Church Behind Bars Brings Inmates New Life

Church-Behind-BarsMore than 65 female inmates were baptized on the grounds of the Women’s Homestead Corrections Institute during a special service in August at Church by the Glades’ Prison Campus in Florida City. Initiated in January, the Prison Campus is bringing change to a community of women who attend services weekly at the Homestead facility, and a second prison campus was opened in the Dade Correctional Institution for Men in September.

“While this is a limited environment, we serve an unlimited God,” said Past David Hughes, senior pastor of Church by the Glades, located in Coral Springs.
Sending a core team of volunteers down to the Homestead facility every Tuesday and Wednesday evening, Church by the Glades views the prison facility as a satellite campus and broadcasts its Sunday service message through an online video stream that allows family members and friends to view the exact same service the inmates experience each week.

Why establish a prison campus?

Pastor Hughes said Jesus calls us to reach out to the least of these and points to Matthew 25 when “the King will say to those on his right . . . I was in prison, and you visited me.”

This creative approach is nothing new to Church by the Glades, which is described on the church website as a “hyper creative and fully charged church where no perfect people are allowed.” This is just another way “we are leveraging our creativity to ‘become all things to all people so that by all possible means I might save some’ ” (1 Corinthians 9:22), said Hughes.

Because their families can watch the same service the inmates see, it gives them a touch point that brings about community. They can talk about the worship or what they are learning in the sermon in letters and phone calls with family members and they have commonality based on God’s word, explained Kory Cassell, the Church by the Glades pastor who oversees the prison campuses.

“What’s amazing is that we’ve had people visit Church by the Glades in Coral Springs because the invite came from their daughter in prison” said Cassell.

Opening a prison campus is a big commitment as volunteers, who are trained and screened, travel the 65-mile journey twice a week to act as hosts and prayer partners at the prison campuses. They leave at 4 in the afternoon and don’t come back until 11 p.m.

But according to Cassell, their efforts have brought about growth. “During the first week we had about 100 women attend services; now there are just under 300 women, which is almost half of the 700 women housed at the correctional facility,” he said. At the men’s facility where they held their first services in September, there are more than 1,700 inmates.

The baptism service came about after a teaching on the subject when many women asked to be baptized. “It took four or five months to get permission to conduct the service,” said Cassell. “All of the women had to submit an application to be baptized, and they all did it one by one.”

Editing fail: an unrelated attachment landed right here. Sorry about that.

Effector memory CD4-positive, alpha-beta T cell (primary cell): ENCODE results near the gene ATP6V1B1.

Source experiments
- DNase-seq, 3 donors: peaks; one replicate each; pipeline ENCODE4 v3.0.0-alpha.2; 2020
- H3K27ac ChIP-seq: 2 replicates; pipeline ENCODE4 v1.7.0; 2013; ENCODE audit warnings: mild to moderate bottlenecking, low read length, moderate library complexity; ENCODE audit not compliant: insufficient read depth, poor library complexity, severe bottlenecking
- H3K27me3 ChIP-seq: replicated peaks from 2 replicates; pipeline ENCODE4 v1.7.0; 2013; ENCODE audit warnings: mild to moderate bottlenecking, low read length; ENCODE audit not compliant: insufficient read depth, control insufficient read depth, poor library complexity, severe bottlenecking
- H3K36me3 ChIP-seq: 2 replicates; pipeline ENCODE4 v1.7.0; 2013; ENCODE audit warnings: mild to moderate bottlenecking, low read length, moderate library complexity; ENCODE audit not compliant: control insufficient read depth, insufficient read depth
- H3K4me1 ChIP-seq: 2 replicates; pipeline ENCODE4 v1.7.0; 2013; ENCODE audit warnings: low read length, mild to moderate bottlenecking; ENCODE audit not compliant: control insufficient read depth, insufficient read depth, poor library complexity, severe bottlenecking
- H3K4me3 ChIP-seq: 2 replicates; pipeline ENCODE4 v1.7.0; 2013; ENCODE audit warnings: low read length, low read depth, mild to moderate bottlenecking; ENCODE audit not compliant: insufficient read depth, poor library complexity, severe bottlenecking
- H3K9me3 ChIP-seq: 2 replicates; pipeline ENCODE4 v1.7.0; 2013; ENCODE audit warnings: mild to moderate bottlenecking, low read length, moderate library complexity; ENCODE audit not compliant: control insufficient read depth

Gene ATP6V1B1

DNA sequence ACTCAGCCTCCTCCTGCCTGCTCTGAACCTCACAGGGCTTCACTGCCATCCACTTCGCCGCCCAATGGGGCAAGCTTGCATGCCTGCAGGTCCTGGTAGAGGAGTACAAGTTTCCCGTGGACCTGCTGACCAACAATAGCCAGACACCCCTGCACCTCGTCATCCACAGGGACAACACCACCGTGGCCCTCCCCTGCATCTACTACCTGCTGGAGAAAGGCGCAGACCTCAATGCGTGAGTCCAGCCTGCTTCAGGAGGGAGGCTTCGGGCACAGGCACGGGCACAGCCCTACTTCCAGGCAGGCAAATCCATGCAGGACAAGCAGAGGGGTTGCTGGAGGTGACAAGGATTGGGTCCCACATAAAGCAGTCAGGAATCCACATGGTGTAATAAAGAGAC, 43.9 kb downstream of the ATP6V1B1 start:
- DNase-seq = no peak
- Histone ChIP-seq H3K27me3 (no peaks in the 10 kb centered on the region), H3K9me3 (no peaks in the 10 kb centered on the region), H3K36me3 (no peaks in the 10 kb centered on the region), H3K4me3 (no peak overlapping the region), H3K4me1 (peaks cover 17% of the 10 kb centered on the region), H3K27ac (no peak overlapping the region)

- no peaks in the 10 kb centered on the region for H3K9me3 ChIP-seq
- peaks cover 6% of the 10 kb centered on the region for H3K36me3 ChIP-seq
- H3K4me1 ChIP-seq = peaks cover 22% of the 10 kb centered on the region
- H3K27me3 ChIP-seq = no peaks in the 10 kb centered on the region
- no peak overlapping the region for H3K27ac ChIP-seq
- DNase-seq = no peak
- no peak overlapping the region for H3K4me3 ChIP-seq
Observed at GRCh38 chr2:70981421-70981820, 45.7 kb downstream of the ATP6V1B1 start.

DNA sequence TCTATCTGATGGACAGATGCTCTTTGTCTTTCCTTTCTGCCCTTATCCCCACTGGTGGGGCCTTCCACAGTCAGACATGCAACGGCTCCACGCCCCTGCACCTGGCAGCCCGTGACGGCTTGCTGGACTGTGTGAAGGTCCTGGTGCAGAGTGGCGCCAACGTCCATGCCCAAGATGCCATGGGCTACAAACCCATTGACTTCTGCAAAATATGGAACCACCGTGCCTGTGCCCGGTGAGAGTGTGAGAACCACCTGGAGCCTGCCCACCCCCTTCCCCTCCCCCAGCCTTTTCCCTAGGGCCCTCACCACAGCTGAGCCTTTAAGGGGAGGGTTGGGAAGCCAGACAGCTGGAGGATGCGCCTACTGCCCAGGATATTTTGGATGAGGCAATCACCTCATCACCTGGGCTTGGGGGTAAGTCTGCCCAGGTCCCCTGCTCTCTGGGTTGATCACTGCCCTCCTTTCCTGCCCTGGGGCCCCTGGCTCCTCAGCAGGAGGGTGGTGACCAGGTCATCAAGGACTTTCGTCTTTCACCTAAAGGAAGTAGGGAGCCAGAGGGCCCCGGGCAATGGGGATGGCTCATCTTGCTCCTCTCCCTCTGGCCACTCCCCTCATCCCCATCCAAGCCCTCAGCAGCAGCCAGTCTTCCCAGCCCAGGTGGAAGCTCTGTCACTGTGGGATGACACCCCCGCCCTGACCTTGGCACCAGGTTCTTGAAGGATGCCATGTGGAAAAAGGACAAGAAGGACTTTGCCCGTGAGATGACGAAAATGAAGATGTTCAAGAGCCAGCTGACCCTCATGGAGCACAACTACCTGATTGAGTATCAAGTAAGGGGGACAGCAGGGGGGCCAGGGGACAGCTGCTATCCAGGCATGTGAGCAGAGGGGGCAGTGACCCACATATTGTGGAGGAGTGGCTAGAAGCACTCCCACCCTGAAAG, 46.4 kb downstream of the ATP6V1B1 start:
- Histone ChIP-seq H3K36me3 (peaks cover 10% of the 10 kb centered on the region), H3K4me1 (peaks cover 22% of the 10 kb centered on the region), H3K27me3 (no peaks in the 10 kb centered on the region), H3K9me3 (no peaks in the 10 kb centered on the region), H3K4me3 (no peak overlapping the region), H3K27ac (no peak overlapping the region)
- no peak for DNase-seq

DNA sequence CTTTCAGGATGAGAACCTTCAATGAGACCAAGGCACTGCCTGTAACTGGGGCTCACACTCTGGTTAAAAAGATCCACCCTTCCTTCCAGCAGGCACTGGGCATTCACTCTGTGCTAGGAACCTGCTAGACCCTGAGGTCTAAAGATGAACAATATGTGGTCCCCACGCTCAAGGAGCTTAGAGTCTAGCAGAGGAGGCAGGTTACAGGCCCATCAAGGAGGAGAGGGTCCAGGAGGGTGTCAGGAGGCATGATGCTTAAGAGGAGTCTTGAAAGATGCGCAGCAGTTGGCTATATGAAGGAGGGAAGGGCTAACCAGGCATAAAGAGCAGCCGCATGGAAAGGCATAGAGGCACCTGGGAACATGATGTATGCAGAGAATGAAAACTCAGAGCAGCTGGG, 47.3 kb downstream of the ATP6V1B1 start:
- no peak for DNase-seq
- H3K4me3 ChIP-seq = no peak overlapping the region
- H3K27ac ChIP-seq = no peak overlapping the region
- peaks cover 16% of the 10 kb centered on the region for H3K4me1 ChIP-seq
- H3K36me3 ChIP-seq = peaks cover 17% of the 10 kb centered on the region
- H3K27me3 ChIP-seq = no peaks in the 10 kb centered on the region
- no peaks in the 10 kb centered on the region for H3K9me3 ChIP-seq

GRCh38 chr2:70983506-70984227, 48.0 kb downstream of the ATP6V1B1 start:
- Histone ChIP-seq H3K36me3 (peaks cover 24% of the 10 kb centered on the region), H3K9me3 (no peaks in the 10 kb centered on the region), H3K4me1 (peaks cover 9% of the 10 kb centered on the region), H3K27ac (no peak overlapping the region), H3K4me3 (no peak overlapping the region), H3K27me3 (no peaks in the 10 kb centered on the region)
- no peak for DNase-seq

Loved back to life

The campus also provides weekly small group sessions. One of the female inmates who attended the study wrote, “Thank you for bringing my Faith back to me! Your church loved me back to life. I am eternally grateful!”
While several Christian ministries conduct services and outreach programs in the correctional facilities, what makes Church by the Glades a campus and not just a program is this ongoing commitment. “They have the exact same experience on the prison campus that people receive at any satellite campus,” asserts Cassell. In addition to a campus pastor, they have volunteer ushers, greeters, counselors, live announcements and prayer partners who come up to the front to pray with them at the end of the service.

“When they asked us when we were coming back and we told them this was their church and we’d be there every week, they were stoked,” Cassell replied.
Pastor Hughes agreed, “We didn’t want to make them a project. We are honored to have them as part of our church family.”

Level at the foot of the cross

Tiffani Dhooge, the Homestead campus director who volunteers each week, said that when she first went down to volunteer she was responding to the need.

“As a social worker, this population did not scare me, but I was concerned about how we were going to do this long term and that we might have difficulty finding volunteers. I even heard one person make the comment, ‘I’m not going to get shanked.’ After all, this is a maximum security prison with people who have killed.” But Dhooge admitted, “The first thing that struck me was how normal, friendly and comfortable these women were, and when the music started, I became aware that many of these women knew the words to these songs and they worshipped with such complete and total abandon.”

When one women asked for prayer, Dhooge she realized some of these women may never be released from the prison. “Their whole life’s confines are here in this prison. Most have made some bad choices they will always regret, but does that mean that she can’t worship?”

She added, “When I stand should to shoulder with these women, God sees no differences. We are all level at the foot of the cross, and I think, ‘There but for God’s grace go I.’ ”

The Prison Campus services are streamed online at on Tuesdays and Wednesdays at 7 p.m. For more information, visit

For more articles by Shelly Pond, please visit

Share this article